18. 2 points

    Law of Identity and Evolution

    The argument here (identity precludes change) first showed up in Parmenides ca 500 BC. From the Dictionary of Greek and Roman Biography and Mythology: On the former path [i.e. of reason] we convince ourselves that the existent neither has come into being, nor is perishable, and is entirely of one sort, without change and limit, neither past nor future, entirely included in the present. For it is as impossible that it can become and grow out of the existent, as that it could do so out of the non-existent; since the latter, non-existence, is absolutely inconceivable, and the former cannot precede itself; and every coming into existence presupposes a non-existence. His writings give us the first example of an explicit premise-and-conclusion argument. Much of Aristotle's metaphysics amounts to an explanation of what's wrong with that argument.
  19. 2 points

    Late Term Abortion

    So you are in favor of the right of mothers to have a baby in an alley and leave it to death? I say death, because that is what will happen most likely, without any assistance from third parties. What if the mother has a baby in the desert or in a rural mountain town in Colorado, where third parties aren't around? Can we leave a baby in the snow to fend for itself because it is a 'physically independent entity' that has a self responsibility to gain 'the values it requires to sustain its own life.' The baby is physically dependent on the mother because of its undeveloped nature, and the mother has a responsibility to the child (until adulthood or transfer of that duty) because she is the one who brought the child into the world. Despite what you say, babies would not be able to survive very long in this world without someone taking care of it (proof is meet any newborn and read the stories of babies that ARE left to fend for themselves - spoiler: the ending is usually tragic). The mother brought the baby into the world and, therefore, she has the responsibility to make sure its rights are protected. She cannot expect anyone else to take care of it.
  20. 2 points

    Which Eternity?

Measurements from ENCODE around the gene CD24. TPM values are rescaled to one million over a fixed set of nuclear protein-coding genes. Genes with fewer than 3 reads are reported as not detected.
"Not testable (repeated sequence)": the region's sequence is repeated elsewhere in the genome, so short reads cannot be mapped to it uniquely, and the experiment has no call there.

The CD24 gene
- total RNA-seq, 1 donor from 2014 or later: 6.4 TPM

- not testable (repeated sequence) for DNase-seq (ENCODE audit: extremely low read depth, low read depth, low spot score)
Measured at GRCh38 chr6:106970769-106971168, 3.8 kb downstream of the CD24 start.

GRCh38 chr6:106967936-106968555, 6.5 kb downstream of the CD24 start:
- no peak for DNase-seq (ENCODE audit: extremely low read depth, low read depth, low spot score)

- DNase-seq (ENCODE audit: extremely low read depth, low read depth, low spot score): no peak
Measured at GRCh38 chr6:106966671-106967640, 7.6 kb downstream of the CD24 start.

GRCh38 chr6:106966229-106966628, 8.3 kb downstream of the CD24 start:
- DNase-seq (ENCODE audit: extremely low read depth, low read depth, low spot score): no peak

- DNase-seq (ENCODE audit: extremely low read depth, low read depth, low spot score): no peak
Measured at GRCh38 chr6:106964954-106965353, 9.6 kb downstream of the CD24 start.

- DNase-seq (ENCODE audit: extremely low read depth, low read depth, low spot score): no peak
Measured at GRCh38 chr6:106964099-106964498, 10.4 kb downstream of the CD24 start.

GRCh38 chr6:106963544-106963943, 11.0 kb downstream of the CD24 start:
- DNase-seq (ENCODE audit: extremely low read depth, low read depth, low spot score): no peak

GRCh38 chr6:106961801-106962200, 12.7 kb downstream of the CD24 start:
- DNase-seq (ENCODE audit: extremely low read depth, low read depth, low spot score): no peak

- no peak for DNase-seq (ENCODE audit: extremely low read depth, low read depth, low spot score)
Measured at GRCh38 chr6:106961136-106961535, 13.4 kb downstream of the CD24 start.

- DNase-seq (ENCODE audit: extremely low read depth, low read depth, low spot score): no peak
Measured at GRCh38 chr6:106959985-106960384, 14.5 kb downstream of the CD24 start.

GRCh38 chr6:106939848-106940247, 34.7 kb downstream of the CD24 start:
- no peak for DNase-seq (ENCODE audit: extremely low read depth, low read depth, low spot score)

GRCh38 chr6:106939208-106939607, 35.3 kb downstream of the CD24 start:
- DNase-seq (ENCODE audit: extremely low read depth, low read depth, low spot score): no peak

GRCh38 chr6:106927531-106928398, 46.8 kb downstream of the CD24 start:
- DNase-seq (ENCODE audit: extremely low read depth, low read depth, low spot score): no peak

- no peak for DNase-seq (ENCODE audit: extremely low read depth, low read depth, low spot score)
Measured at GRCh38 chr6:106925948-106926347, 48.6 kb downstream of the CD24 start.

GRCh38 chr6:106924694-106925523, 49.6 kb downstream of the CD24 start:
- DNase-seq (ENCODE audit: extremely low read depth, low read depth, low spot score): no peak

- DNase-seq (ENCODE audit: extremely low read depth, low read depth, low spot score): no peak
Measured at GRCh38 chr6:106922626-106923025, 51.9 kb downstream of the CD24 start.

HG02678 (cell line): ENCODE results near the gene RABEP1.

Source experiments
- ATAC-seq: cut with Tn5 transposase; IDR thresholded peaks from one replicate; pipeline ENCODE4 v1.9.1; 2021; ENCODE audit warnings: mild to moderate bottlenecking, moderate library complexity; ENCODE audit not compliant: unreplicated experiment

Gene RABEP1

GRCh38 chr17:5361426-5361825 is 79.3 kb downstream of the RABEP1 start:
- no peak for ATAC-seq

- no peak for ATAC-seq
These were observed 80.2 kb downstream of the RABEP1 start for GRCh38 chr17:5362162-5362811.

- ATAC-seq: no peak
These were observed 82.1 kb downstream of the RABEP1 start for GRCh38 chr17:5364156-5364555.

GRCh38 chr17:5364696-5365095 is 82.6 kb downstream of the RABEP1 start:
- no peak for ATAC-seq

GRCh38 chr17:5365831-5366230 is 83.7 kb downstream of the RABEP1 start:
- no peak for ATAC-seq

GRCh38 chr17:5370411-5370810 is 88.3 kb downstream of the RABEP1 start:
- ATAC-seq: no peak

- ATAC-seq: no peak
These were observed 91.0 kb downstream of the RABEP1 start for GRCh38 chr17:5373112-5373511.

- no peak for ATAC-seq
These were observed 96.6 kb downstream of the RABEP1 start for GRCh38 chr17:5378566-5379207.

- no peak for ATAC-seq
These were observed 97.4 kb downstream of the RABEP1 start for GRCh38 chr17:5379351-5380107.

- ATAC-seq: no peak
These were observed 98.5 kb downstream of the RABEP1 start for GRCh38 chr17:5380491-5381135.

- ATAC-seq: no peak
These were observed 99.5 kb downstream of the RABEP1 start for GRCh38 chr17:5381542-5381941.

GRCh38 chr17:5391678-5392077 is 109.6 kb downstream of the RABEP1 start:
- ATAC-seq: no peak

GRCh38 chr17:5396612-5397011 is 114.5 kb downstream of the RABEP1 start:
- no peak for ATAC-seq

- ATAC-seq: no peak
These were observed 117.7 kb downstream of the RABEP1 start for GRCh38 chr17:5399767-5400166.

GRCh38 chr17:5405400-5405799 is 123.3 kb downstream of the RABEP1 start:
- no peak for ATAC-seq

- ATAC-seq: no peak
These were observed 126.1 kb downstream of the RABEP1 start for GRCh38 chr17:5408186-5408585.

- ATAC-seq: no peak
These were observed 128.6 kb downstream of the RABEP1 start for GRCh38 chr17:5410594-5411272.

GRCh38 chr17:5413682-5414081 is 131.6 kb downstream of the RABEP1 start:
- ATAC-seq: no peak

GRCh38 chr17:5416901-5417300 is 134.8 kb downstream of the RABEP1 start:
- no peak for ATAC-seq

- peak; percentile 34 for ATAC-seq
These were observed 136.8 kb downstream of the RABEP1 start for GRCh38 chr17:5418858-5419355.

Potential is identity viewed from epistemological perspective, a mind with memory and imagination. All that exists are particulars, doing particular definite things in accordance with their identities. It takes imagination or memory to divert the mind's attention away from what the object of the mind's attention is doing right this moment. 'Potential energy' is a concept taught in elementary physics classes. Pendulum motion is described using the principle of conservation of energy such that the sum of the pendulums kinetic energy of motion and its potential energy of position must remain constant (neglecting friction for the moment). Here the so-called potential energy is real and actual because the pendulum is a real and actual existent with a real and actual position within a gravity field at every instant. One can avoid the potential confusion of thinking of potentials as real because it appears in an equation describing the pendulum's motion by using the term 'energy of position' instead. This kind of statement "a sea battle either will happen tomorrow or not happen tomorrow" is formally true because the alternatives are mutually exclusive and jointly exhaustive, but it does not constitute knowledge and cannot be categorized as a fact because it does not predicate anything. (It predicates two perfect contradictories which cancel to net zero predication.) The grammar of the statement is correct, the logic of the posited alternatives is flawless, yet it remains entirely an exercise in method. It is an unfalsifiable statement of the kind Popper scorned. The statement employs the useful and valid concept of "tomorrow", but that does not transform the referent of "tomorrow" from an epistemological construct (a 'concept of method' in Objectivist jargon) into an existential fact. Tree rings exist in the present as an effect with a cause in the past. The cause existed, then the effect existed. The present existence of the effect does not require the present existence of the cause. Going back to your argument: No beginning and no end can still be literally true if a finite Universe had some kind of strange asymptotic boundary conditions governing time. For example, space and time are related such that a very high mass density implies a very high space time curvature such that time slows to a crawl relative to a lesser curvature. The Big Bang would have played out very slowly, and extrapolating backward in time beyond the Big Bang requires crossing an inflection point where time would not pass at all. A remote future in which all matter had entered black holes and then been re-radiated as Hawking radiation until all the black holes were gone would be a perfectly static universe in which time had no meaning.